And then what I say is come to that partnership with one goal, right? Do you guys want to have kids together? That’s a huge financial impact. Do you want to have kids together? Where do you want to live? How do you want to, and just go through some questions and it doesn’t have to be one sitting. Right. But it’s just that starting that, Hey.
You know, we, I’m starting to get serious with you and it’s something we need to discuss, right? Not a, I need you to need to, through this, you need to do that because that kind of puts off. I mean, I’ll speak from a, an Asian female as well. It puts off a man. Right. And so I’m always like, Hey, babe. Um, so. You know, if we’re going to have kids, we’re going to have to think about school.
You know, what are you thinking about preschool? Are we both working? What does that mean? Or is your, are your parents going to take right? It’s like, Hey, let’s decide together. And I do that with a lot. I have coached militarily, men who are extremely masculine to come to the table and Hey, we’re in this together.
[00:25:33] Stephanie: So let’s flash forward because I’m going to, a lot of the listeners are already parents and we’re going to, we’re going to just use, I guess we’ll, we’ll use my life as an example. I have three children, five and under that one goes to private school. We have preschool and we have, you know, my husband is, you know, full-time working and I am kind of dabbling in the whole entrepreneurship.
I stopped my full-time job. So we’re, we’re in this kind of situation. How would you suggest to families who are, are already in it and now spending and spending all this money and may not have had that maybe preparation before on the, what do you want? What do you see now? We’re in it now? What do we do?
[00:26:12] Stacey: Well, you can have the conversation at any point, right? And so when I decided that I was going to walk away from a very high paying job, we had the conversation. What is it? What is it going to look up? Okay. So from your perspective, it’s, there’s a certain amount of income that’s coming. Still intention.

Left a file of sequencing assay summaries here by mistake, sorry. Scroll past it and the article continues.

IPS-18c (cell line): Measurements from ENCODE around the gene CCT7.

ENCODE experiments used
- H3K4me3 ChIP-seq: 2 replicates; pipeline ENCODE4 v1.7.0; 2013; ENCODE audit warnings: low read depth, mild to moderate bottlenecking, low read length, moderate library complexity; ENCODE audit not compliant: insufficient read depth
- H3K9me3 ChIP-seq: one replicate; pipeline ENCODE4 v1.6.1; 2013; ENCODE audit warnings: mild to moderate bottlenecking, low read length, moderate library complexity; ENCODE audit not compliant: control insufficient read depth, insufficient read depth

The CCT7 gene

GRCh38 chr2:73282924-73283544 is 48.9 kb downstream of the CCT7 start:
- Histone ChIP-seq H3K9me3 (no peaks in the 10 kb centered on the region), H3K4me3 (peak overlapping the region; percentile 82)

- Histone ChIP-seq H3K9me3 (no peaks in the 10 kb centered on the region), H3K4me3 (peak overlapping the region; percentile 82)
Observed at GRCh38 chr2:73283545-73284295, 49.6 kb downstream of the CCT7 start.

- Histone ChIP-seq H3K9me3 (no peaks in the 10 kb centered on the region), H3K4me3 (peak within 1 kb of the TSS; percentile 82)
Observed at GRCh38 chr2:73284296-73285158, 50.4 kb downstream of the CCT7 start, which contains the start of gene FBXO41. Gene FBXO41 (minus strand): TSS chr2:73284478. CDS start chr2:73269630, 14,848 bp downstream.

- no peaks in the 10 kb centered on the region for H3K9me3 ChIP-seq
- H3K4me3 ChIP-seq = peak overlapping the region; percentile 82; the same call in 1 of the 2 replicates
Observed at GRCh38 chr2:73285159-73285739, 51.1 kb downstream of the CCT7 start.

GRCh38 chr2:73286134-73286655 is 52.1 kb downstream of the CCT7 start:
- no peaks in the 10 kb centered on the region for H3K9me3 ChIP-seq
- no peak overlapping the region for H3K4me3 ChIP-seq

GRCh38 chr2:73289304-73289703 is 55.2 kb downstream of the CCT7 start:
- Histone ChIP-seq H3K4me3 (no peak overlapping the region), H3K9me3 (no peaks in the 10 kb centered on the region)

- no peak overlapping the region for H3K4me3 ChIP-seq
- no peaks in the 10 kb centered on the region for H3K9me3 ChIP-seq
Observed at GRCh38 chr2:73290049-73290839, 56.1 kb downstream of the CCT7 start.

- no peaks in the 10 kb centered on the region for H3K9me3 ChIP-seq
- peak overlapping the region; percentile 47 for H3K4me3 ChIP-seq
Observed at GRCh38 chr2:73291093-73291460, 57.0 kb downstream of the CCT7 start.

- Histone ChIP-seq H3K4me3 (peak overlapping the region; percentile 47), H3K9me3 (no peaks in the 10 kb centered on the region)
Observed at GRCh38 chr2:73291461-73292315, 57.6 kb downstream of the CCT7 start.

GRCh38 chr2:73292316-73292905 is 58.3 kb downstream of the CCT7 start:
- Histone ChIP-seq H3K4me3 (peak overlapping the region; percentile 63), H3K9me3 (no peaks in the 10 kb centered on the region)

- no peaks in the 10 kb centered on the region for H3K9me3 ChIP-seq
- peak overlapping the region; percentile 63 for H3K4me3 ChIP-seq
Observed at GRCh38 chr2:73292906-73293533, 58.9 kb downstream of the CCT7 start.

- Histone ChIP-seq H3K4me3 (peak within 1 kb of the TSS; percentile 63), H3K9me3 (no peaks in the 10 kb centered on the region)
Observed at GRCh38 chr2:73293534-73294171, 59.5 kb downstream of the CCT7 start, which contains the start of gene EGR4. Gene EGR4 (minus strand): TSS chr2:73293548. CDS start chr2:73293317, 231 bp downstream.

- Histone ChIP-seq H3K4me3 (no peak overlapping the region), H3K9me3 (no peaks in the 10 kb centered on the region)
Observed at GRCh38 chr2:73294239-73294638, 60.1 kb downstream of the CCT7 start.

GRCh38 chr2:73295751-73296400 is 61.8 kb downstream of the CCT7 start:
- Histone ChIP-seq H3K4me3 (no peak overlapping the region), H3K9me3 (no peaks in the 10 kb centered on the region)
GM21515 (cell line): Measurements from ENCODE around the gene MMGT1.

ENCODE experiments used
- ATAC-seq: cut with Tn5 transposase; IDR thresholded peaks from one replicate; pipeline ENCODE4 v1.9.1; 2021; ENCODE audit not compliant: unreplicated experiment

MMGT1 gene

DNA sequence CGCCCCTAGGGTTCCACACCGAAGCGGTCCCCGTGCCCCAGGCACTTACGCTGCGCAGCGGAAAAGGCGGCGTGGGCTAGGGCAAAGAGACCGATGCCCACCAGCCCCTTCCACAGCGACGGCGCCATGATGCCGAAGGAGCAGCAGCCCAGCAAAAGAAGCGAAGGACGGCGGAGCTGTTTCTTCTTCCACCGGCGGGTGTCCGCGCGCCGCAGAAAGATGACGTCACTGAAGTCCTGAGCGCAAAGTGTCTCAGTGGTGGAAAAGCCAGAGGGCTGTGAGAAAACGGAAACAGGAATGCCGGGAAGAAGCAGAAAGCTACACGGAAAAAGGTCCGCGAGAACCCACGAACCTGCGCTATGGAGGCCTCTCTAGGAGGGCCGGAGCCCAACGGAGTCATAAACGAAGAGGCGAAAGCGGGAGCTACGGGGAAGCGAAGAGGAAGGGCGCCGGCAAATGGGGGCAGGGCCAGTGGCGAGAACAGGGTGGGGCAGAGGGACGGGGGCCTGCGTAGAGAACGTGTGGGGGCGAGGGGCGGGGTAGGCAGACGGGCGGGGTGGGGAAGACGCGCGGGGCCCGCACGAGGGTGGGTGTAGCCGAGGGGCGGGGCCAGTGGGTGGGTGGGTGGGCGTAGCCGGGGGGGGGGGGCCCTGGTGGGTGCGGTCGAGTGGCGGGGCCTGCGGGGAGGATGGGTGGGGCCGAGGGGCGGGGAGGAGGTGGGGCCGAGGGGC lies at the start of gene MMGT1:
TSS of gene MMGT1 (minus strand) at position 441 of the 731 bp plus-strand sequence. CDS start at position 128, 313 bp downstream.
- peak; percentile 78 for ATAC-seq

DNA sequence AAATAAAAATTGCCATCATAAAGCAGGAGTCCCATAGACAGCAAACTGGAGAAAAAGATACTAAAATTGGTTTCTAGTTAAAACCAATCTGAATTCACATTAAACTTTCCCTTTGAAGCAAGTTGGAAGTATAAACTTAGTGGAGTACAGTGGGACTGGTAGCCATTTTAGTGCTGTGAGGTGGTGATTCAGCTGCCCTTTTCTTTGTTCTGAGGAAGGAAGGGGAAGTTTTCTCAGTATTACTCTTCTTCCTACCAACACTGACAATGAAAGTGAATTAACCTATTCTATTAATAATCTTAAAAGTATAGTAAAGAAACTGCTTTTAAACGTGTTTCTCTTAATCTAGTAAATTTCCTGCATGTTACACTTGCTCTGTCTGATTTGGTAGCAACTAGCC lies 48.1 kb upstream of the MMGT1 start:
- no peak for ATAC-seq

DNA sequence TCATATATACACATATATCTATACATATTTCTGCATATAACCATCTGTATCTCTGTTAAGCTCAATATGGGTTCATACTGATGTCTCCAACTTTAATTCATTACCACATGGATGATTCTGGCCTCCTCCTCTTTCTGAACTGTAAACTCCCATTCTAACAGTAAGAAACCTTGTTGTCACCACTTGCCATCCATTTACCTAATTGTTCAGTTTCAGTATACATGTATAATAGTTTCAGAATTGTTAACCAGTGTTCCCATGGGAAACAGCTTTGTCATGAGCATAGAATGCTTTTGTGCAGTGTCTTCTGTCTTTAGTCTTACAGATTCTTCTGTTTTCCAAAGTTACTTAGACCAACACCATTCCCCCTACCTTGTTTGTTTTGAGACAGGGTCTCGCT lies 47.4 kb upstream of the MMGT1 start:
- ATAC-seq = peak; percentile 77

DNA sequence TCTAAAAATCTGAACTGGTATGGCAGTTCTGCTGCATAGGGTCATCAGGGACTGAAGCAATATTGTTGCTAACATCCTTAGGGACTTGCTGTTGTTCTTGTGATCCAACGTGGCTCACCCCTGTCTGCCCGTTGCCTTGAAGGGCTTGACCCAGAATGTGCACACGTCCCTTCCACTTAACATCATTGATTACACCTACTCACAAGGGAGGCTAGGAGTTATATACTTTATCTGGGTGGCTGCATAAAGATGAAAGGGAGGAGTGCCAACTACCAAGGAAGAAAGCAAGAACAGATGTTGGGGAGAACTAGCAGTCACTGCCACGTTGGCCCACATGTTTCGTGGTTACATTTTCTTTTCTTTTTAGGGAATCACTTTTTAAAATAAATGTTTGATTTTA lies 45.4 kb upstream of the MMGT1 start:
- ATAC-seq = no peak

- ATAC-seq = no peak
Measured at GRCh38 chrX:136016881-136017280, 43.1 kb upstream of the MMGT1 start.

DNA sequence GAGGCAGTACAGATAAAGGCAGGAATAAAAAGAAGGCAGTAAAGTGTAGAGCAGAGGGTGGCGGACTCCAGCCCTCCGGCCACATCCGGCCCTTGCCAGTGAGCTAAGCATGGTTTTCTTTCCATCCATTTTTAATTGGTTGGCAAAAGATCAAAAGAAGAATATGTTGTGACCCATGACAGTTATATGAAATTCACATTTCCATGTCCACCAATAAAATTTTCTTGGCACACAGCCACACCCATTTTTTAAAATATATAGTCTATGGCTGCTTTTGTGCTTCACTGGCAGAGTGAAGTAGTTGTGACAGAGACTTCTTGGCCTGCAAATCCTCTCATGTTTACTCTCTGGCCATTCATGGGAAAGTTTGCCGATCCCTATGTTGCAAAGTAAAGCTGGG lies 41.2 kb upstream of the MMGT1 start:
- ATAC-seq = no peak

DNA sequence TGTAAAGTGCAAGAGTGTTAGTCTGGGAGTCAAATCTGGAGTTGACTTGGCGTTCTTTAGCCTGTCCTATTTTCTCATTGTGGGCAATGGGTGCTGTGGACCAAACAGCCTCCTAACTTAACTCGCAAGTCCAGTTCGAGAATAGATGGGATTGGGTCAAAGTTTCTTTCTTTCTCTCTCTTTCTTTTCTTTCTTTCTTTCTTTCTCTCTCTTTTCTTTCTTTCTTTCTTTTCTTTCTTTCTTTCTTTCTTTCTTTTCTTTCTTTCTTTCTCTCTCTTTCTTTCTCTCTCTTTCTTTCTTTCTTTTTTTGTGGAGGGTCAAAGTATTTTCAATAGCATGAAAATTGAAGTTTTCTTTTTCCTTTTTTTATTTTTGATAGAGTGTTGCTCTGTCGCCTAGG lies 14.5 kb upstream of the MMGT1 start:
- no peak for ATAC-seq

What is it that you’re trying to build? Right. What are your goals as a family? You still have them, right? And so whether it is for the kids to go to private school, preschool, the school, those are all intentions that you’re making as a family.
And one of the goals could be, I want to start a business or I want to take a year off, or I want to take five years off because I want to be with my kids.
Right. And so those are all things where we need to basically, I say, even if you’re already in the process, right. Anything can change. And when there’s a change that is about to happen or a change that you want to happen, have the conversation. Right now, sit down with your partner and say, Hey, we really need to talk about this is something on my mind.
And I don’t think this is fair or it’s, it doesn’t feel good for me that I don’t have XYZ. Right. Cause a lot of it is about women asking for what it is that we truly want in our hearts. And we’ve kind of been because of this whole working woman. We’ve kind of always been, almost been pushed into you must work.
You must work. And it’s like, no, that’s not the intention. The intention is what do you want to do with your life? Yeah. Right. And so I would say, even if you’re already in it, it’s still start at the top. We’re making X amount of money. What is your goal? Right. If you wanted to start a company and it requires a certain investment, can we make that as a family?
And then from there, right? You, you didn’t port a portion, some rent, some kids and whatnot. And sometimes what I say is somethings are temporary, right? You know, your preschool is my, was a five-year commitment. So we talked about that for this five years, we’re making that commitment. We cannot change. Great next.